Chapter 10 Building with RMarkdown

Once again, we advise not to directly write in the Shiny application. We recommend using the ‘Rmd first’ method.

It is important to correctly visualize the structure of your application before the build: number of pages and elements, how the different elements interact with each other, what are the inputs needed and the outputs. If you worked the ‘UI-first’, this should be clearer now. It is then time to develop the core of the different parts of the application.

10.1 Define the content of the application

Put everything in Rmarkdown files. Use the Rmarkdown files as the sandbox of your application. If you work for a client, Rmd files knitted as HTML or PDF are easily shared for discussions about their expectations. When there are modifications of expectations or needs to visualize different propositions, knitting a Rmd file is usually easier than manually clicking on your Shiny application to reach the modified part and take a snapshot.

Your application may contain data wrangling operations, multi-parameters based models, summary tables outputs, graphical outputs. All this manipulations do not require the interactivity of the Shiny application to be developed.

We propose to divide the different parts of your Shiny application into multiple Rmarkdown files where you present and develop the content.
You may want to create one Rmarkdown file for each page / tab of the graphical interface. The static development will simplify the multiple tests necessary during development to verify that algorithms output the correct results, to propose different colors combinations for your graphs, to improve the speed of operations, … You can use some dataset examples from real cases, small reproducible examples, or from fake datasets (See §11).

10.2 Fill the Rmd files

Rmarkdown files are the place to write what you have in mind. As soon as it is related to your Shiny application of course. Write your questions, your objectives. Detail methods used and choices you made for your data wrangling, models, visualization. This will help you present them to your client, boss, colleagues. This will also help yourself in the future when you will want to debug some parts of your code. This will simplify discussion with other developers if you separated the work between multiple persons.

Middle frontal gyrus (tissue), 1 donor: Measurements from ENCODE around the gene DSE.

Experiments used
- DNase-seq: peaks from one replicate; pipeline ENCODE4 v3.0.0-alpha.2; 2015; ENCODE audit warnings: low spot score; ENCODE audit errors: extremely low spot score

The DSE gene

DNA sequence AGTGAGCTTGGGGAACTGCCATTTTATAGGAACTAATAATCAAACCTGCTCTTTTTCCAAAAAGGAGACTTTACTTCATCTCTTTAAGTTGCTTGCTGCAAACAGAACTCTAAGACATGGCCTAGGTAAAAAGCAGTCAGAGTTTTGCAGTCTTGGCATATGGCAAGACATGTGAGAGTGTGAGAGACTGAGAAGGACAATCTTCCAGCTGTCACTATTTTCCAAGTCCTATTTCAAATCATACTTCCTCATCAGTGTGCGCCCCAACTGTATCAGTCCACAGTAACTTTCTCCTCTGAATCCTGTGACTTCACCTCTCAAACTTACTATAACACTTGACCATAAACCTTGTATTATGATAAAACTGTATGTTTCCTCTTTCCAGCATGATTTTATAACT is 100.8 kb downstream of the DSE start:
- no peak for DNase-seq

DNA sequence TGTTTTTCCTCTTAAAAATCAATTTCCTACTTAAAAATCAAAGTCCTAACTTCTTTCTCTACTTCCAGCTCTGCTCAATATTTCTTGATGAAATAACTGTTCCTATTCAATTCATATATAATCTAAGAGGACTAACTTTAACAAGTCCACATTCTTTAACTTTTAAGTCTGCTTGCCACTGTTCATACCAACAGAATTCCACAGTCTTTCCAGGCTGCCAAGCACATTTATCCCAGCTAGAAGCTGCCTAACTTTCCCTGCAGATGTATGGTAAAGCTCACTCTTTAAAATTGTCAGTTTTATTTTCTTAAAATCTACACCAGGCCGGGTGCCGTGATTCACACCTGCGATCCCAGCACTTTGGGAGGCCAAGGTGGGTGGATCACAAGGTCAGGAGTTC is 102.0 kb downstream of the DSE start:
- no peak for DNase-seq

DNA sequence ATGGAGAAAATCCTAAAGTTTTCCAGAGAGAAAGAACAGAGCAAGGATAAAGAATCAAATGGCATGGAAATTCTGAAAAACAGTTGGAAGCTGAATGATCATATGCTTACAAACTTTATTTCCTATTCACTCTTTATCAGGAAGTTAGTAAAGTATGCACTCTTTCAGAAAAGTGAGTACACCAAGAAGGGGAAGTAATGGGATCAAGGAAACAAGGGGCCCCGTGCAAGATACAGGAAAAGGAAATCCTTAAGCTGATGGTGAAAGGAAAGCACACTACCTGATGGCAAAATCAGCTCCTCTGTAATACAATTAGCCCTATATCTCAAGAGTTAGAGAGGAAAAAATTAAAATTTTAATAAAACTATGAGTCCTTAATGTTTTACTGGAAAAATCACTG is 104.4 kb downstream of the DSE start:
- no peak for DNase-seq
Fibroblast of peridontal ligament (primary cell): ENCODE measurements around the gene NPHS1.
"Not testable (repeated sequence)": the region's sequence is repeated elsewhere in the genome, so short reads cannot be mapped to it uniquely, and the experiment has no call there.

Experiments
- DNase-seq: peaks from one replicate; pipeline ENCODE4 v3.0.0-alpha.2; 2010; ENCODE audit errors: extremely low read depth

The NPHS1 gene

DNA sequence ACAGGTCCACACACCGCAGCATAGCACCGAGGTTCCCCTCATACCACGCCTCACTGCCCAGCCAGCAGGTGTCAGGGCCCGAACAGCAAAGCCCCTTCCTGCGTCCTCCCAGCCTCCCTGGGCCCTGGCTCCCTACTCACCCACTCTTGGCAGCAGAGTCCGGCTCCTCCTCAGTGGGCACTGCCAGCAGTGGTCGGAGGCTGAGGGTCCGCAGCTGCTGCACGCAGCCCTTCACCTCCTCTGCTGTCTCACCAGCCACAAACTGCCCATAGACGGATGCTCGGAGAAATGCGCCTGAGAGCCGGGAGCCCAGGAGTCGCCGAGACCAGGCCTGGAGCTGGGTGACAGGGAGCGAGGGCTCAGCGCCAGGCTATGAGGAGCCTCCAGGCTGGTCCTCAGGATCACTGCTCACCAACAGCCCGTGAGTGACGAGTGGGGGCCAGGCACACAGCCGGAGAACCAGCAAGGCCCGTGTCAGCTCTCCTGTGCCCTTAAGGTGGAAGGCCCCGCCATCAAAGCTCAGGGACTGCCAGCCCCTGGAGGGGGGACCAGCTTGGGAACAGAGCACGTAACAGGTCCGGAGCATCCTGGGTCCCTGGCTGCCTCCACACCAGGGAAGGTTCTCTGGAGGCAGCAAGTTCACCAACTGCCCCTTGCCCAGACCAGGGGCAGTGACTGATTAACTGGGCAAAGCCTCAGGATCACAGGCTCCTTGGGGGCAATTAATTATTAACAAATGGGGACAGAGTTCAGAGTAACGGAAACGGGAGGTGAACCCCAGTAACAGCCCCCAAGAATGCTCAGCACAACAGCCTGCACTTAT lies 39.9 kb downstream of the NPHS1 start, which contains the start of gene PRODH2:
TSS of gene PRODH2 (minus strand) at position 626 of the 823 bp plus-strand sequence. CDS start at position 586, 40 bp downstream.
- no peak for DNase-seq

Note that developing in multiple Rmd files helps the allocation of work between multiple developers and will reduce code conflicts during development.

10.3 Use the ‘Rmd first’ method to document further

We recommend building Shiny Apps in a package. A package requires documentation and unit tests. While you develop the content of your application in a series of Rmarkdown files, it is a good time to create functions. Indeed, the code written in the Rmarkdown will be used a second time in the Shiny application when time has come to include it. To reduce copy-pasting, you may want to take advantage of the package structure to create functions of your code and store them in the ‘R’ directory of the package. As you write your function, write its roxygen documentation and list dependencies. Also, because you created your code based on one or multiple examples, you are able to directly write unit tests for your newly created functions. Writing a proper documentation and unit tests will save you a lot of time when you will implement the different functionalities in your application. This will often allow to detect cascading modifications of the outputs during the check of the package, before you play with the graphical interface.

The Rmd files are the vignette of the package. Store them in the vignette directory, so that they are built and tested when you check the package.

Note that once the application is set up and functionalities included, you will surely got back to the code to debug, add new functionalities, … Continue to use the Rmarkdown files after the prototyping phase all along the development.


ThinkR Website